Toms

Toms Shoes may not have invented the social enterprise – a for-profit blend of business and philanthropy – but it surely popularized the concept among both consumers and investors. It even spawned a new name for the phenomenon called “compassionate consumerism.”

Thanks to the footwear company’s successful and highly visible “buy one, give one” campaign, the world now has dozens of other companies taking a similar approach to brand building and community development. Skechers followed Toms’ lead – a bit too closely for some – launching its BOBS (Benefiting Others By Shoes) label, while Urban Outfitters similarly launched its Threads for Thought apparel line. In the startup world, Warby Parker may be the next most visible example of this trend, but the list, and the impact of this movement, has a very, very long tail.

Today, Toms founder Blake Mycoskie finally cashed in on the success of this model, taking on the first outside equity capital in the company’s history (it has raised debt) with the sale of 50 percent of Toms to Bain Capital according to a report in Reuters. Mycoskie, who astonishingly was the sole shareholder prior to this deal, will retain 50 percent ownership in the eight-year-old Los Angeles company.

The deal, which Reuters describes as an auction among multiple interested private equity firms, reportedly values Toms at $625 million, inclusive of debt. Toms states that the new investment will help the company both accelerate business and also support its philanthropic endeavors.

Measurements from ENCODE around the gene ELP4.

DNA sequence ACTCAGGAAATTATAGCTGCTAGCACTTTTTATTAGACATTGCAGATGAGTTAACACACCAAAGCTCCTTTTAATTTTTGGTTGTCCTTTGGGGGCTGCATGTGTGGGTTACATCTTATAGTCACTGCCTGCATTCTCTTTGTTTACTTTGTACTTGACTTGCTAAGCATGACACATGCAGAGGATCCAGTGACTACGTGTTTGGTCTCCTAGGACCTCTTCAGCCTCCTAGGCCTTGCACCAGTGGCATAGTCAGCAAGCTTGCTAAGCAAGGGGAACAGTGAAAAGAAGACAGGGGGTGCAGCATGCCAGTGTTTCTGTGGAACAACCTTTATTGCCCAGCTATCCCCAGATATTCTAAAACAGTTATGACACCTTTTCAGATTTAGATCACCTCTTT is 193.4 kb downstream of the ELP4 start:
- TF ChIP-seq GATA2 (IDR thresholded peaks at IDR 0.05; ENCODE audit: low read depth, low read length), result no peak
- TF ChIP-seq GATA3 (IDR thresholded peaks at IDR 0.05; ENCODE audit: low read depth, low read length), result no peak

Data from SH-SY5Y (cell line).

“This partnership will enable Toms to grow faster and give to more people in more ways than we could otherwise,” Mycoskie said in a statement.

According to the Toms website, the company has donated more than 25 million pairs of shoes to needy children, and, through its eyewear line, helped restore sight to over 250,000 people. Through Toms Roasting Co, Mycoskie also donates a clean water for every every bag of coffee purchased.

If the fact that everyone from schoolchildren to celebrities can be found wearing Toms products wasn’t enough, today’s investment should offer further proof that social entrepreneurship can be highly lucrative and when applied thoughtfully, can actually make a business more successful than if it focused solely on the bottom line.